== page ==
Readers of this blog know that I frequently post quotes for public speakers to ponder. Today’s post is about how to make your own quotes memorable. It’s also a guest post by my friend and fellow public speaker, Fred Miller. Fred is a straight-talking, coffee-drinking public speaker, author and serial entrepreneur.
His website, No Sweat Public Speaking, is loaded with useful information. And Fred has recently published a book on public speaking by the same name. Fred coaches, speaks and writes about public speaking and presentation skills.
Make Your Quotes … Quotable!
by Fred Miller
Wouldn’t you like to be the person who is “quoted”? How cool would it be to have people repeating your words to others, and crediting you?
Well, coming up with a memorable line that people will repeat is not as hard as it might seem.
Here are some tips:
- Google “quotable quotes” and read a bunch of them so that you have a good benchmark.
- Be clear and brief. A quote must be easily understood and easy to repeat.
- Say it a bit differently if it’s been said before. Different is memorable.
- Use metaphors. A metaphor is a figure of speech in which a word or phrase denoting an object or idea is used in place of another to suggest a likeness or analogy between them.
“The sun was smiling on her.”
“It’s raining cats and dogs.”
“He’s rolling in dough!”
- Rhyming feels good to say, and can be memorable.
“Use these tools to gain and retain clients.” (The word tools is a metaphor. Gain and retain rhyme.)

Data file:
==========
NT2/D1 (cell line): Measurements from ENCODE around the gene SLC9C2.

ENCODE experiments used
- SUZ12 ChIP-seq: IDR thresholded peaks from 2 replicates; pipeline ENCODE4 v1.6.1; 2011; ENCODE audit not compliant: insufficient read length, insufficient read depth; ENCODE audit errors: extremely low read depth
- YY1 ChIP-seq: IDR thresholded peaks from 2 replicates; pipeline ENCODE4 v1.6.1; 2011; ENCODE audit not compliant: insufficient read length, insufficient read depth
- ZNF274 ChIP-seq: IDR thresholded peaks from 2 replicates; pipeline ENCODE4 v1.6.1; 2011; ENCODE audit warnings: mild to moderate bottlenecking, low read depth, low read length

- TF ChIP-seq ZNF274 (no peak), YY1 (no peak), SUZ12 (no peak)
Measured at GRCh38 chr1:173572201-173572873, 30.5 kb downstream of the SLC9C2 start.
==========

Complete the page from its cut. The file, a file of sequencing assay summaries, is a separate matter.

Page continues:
“We’ll discuss the components, parts, and elements of a speech. I’ll name them, explain them, and give some examples.”
- Alliteration is the repetition of the initial sounds in neighboring words or syllables.
Martin Luther King looked to a day when people “will not be judged by the color of their skin, but by the content of the character.”
An alliteration that I use in concluding one of my talks is, “Do that and my prediction is this! …”
- Contrasts can make quotes memorable.
Fat – Thin
Black – White
Full – Empty
John Kennedy said, “If a free society cannot help the many who are poor, it cannot save the few who are rich.”
“During the break at my first Toastmasters meeting, Paul and Mitch came over and introduced themselves. Instantly, these new people in my life were like old friends.”
- Set up the quote. If your quote is not set up it will not have the desired impact.
“Let me leave you with this final thought . . .”
“As you go to your warm homes this evening, I’d like you to think about . . .
- Pause before delivering the quotable quote.
Use these tips in crafting your “quotable quote” and my prediction is this:
Your quote will be absolutely, positively … quotable!